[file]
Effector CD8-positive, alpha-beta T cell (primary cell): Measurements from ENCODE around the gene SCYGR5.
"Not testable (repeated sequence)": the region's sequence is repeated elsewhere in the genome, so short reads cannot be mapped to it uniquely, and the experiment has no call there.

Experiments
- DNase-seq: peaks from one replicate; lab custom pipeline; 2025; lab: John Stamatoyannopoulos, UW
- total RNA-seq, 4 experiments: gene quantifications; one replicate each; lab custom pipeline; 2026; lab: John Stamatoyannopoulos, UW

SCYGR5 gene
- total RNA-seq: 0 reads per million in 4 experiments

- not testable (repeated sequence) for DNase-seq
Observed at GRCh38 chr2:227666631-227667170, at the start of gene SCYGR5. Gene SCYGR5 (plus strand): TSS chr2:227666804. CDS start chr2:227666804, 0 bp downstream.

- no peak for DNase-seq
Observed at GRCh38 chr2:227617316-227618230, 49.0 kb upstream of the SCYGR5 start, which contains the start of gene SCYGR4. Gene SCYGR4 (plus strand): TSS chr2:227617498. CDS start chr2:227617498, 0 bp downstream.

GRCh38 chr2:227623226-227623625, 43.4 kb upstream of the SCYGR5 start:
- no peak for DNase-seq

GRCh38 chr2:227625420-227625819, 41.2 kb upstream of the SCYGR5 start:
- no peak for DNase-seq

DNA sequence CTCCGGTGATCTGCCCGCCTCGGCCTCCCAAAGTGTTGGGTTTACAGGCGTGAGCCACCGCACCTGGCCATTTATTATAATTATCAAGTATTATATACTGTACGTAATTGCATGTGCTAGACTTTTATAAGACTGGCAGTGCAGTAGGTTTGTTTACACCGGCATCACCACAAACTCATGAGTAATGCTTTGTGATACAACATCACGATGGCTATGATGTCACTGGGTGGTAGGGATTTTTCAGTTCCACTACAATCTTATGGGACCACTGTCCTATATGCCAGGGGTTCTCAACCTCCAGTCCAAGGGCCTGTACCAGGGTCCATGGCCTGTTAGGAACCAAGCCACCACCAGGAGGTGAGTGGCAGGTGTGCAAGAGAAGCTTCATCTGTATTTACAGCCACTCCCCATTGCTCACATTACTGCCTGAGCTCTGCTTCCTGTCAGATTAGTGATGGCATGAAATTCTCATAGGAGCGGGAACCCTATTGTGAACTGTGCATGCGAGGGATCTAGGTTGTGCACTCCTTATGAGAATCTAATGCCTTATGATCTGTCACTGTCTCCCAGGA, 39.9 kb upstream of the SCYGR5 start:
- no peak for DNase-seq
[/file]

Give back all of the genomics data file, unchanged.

Effector CD8-positive, alpha-beta T cell (primary cell): Measurements from ENCODE around the gene SCYGR5.
"Not testable (repeated sequence)": the region's sequence is repeated elsewhere in the genome, so short reads cannot be mapped to it uniquely, and the experiment has no call there.

Experiments
- DNase-seq: peaks from one replicate; lab custom pipeline; 2025; lab: John Stamatoyannopoulos, UW
- total RNA-seq, 4 experiments: gene quantifications; one replicate each; lab custom pipeline; 2026; lab: John Stamatoyannopoulos, UW

SCYGR5 gene
- total RNA-seq: 0 reads per million in 4 experiments

- not testable (repeated sequence) for DNase-seq
Observed at GRCh38 chr2:227666631-227667170, at the start of gene SCYGR5. Gene SCYGR5 (plus strand): TSS chr2:227666804. CDS start chr2:227666804, 0 bp downstream.

- no peak for DNase-seq
Observed at GRCh38 chr2:227617316-227618230, 49.0 kb upstream of the SCYGR5 start, which contains the start of gene SCYGR4. Gene SCYGR4 (plus strand): TSS chr2:227617498. CDS start chr2:227617498, 0 bp downstream.

GRCh38 chr2:227623226-227623625, 43.4 kb upstream of the SCYGR5 start:
- no peak for DNase-seq

GRCh38 chr2:227625420-227625819, 41.2 kb upstream of the SCYGR5 start:
- no peak for DNase-seq

DNA sequence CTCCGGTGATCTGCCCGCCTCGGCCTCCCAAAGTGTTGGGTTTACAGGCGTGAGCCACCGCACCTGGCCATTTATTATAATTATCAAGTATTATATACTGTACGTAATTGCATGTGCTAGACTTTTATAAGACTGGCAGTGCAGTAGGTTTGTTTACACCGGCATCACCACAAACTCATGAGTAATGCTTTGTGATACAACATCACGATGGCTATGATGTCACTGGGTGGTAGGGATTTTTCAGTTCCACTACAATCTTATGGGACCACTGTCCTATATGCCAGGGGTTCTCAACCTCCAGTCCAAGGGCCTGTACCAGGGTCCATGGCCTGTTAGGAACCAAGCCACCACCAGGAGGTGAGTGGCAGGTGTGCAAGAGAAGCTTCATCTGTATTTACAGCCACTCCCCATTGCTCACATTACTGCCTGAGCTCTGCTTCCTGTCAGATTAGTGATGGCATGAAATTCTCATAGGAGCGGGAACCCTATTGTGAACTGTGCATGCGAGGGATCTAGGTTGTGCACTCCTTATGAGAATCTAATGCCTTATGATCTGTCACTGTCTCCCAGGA, 39.9 kb upstream of the SCYGR5 start:
- no peak for DNase-seq